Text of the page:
Arab citizens of Israel feel tensions
This article originally appeared on The Media Line.
This weekend, Israel’s security services went on high alert as rumors spread that an Israeli soldier had been kidnapped near Israel’s border with Syria. When the gag order was lifted, it turned out that a 23-year-old Arab citizen of Israel had used a paraglider to cross the border into Syria, apparently to join Islamic State.
He is not the first to do so. A spokesman for Israel’s Shin Bet security service told The Media Line that about 40 Arab citizens of Israel and Palestinians from East Jerusalem have joined Islamic State over the past few years. In most cases, Israel has taken away their citizenship.
The paraglider added to the tensions swirling around Arab citizens of Israel who make up just over 20 percent of Israel’s population. The current wave of violence has sharpened these tensions as three of the attackers have been Arab citizens, and many of the others have been teenagers from east Jerusalem, which Israel acquired in 1967 and annexed.
“In every clash between Israel and the Palestinians, the Arab citizens of Israel will side with their brethren – you have to take it for granted,” Sami Smooha, a professor of sociology at Haifa University and himself an Arab citizen of Israel told The Media Line. “That said, they don’t really take any action. We see that even the demonstrations have died down and I don’t expect to see any more.”
Arab citizens of Israel say that the last month of dozens of Arab attacks on Jews has increased suspicion on all sides. Arab employees in Jewish schools have been told not to come to work, or to work only after the children go home. A poll by the New Wave Economic Institute found that 60 percent of Jewish Israelis say they have avoided buying from Arab-owned shops since the beginning of the month. Many Israeli Arabs say they have taken to speaking in Hebrew in public, fearful they could be a target for angry Jewish attacks. In several instances, Arab citizens of Israel have been beaten by Jewish mobs. Arab citizens also held a commercial strike to protest the violence.
Smooha believes that the overall framework of relations between Jews and Arabs in Israel remains intact, despite suspicion on all sides.
“There is a lot of interdependence between the communities and there is a commitment by Jews, Arabs and the state to continue this system of peaceful relations,” Smooha said. “I don’t see what is happening now as a real threat to Arab-Jewish relations.”
Arab citizens of Israel have more political power than ever before. In the last election, four separate Arab parties united to form the Joint List, which won twelve Knesset seats, becoming Israel’s third largest party. Long-time Knesset member Ahmed Tibi, known for firebrand speeches in the Israeli Knesset was elected Deputy Speaker.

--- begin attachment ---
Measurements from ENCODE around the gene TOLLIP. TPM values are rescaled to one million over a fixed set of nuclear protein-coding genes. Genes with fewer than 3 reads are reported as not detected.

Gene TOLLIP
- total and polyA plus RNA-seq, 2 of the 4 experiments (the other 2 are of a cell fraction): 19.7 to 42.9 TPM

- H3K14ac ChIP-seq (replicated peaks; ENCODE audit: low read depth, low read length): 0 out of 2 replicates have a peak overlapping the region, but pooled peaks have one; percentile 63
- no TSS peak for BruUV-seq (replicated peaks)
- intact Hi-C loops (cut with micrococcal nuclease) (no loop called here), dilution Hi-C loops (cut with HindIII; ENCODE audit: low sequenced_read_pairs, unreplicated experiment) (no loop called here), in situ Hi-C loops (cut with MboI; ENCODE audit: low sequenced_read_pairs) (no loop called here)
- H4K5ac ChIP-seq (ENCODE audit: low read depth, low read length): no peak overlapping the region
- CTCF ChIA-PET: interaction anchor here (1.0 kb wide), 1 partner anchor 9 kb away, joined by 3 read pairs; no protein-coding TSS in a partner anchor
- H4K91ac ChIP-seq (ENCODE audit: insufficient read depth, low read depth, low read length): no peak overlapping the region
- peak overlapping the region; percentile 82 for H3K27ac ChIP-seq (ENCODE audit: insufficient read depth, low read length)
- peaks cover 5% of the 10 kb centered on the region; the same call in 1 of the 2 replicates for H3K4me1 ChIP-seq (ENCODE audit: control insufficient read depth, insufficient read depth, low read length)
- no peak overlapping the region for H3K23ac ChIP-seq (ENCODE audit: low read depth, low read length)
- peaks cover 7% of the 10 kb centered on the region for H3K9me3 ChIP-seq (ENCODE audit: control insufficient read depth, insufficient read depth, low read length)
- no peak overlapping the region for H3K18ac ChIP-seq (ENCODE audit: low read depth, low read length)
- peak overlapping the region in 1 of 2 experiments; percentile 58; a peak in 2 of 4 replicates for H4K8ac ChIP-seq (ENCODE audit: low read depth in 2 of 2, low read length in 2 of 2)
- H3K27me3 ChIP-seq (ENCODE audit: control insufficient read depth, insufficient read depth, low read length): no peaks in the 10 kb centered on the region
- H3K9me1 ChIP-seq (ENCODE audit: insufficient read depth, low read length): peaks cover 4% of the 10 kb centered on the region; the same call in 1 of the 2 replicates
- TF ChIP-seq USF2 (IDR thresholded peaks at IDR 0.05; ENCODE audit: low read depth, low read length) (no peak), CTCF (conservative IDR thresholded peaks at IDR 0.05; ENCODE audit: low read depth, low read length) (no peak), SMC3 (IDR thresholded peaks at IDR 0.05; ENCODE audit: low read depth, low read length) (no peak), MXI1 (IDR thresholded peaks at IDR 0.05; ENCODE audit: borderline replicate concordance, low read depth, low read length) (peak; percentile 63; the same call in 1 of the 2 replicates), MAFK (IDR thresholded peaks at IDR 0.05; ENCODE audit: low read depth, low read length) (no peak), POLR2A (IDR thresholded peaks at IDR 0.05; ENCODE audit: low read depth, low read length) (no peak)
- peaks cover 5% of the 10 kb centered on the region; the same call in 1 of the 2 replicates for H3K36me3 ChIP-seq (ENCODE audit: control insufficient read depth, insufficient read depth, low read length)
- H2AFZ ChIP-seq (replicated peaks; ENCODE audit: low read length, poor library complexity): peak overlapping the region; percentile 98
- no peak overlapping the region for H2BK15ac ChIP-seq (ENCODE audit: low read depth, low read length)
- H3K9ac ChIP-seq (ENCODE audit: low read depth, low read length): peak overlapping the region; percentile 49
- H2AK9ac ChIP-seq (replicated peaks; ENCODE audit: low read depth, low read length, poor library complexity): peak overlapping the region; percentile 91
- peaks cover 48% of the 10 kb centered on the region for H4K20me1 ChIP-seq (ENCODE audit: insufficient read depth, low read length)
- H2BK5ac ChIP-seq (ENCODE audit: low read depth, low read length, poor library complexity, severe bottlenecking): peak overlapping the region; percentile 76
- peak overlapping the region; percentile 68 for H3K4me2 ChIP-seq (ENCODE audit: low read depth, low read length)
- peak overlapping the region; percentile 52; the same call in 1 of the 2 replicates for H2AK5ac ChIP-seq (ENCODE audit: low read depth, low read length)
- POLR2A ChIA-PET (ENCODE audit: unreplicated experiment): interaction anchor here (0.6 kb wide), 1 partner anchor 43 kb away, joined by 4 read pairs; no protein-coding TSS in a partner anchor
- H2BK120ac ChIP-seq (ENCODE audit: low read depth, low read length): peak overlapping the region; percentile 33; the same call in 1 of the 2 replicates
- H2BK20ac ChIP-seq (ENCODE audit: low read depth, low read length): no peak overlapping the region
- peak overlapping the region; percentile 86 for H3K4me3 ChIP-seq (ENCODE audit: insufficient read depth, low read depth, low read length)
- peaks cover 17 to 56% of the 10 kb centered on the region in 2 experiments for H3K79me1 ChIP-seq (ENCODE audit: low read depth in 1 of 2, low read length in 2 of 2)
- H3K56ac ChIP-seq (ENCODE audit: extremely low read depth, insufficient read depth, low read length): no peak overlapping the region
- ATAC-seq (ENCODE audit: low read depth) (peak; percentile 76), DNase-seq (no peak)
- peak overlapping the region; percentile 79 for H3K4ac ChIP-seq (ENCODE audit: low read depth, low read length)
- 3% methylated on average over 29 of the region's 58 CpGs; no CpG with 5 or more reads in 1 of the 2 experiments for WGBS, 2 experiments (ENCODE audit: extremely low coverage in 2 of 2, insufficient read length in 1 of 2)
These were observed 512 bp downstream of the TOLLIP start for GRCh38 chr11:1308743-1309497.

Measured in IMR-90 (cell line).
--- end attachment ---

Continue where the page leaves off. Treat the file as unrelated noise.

Yet there is a sense of deepening separation among the communities. Someone on Facebook recently posted that he was looking for a small Jewish community in Israel to move to outside the main cities. Thrown into his description of a “nice balance of religious groups” and “great community vibe” was two words “Arab-free”. His post sparked a Facebook storm with some calling him a racist and others applauding his sentiment. He eventually modified the post.
With the exception of Haifa, Ramla, and Akko, there are few places were Jews and Arabs really live side-by-side. Even in Haifa, the largest mixed Arab-Jewish city, there are mostly-separated neighborhoods.
Several cities in Israel including Ashkelon and Rehovot, announced that Arab construction workers would no longer be allowed in their cities.
“”We are going through a difficult time. There is a wave of attacks, and no one can guarantee that that wave is over,” Israel’s Economy Minister and head of a hardline party called the Jewish Home Naftali Bennett opened his speech. “We are working every day until late at night, including yesterday, to combat terrorism. But you have to know 99.9% of Arab citizens are loyal to the State of Israel. It is only a very small minority acting out against.”
“Therefore, the policy of the government of Israel should be a tough hand against terrorists, but extending a hand of embrace to faithful citizens. The hard line I wield against terrorists in the Cabinet will continue with new efforts in light of the security situation. But in my job as Economy Minister, I will not permit harm against any employee on the basis of religion or race. Something like that will not happen in Israel.”
Polls have consistently shown that Arab citizens of Israel want to stay, and not become part of any future Palestinian state. At the same time, they demand full equality, and not to be treated with suspicion by their Jewish neighbors and co-workers.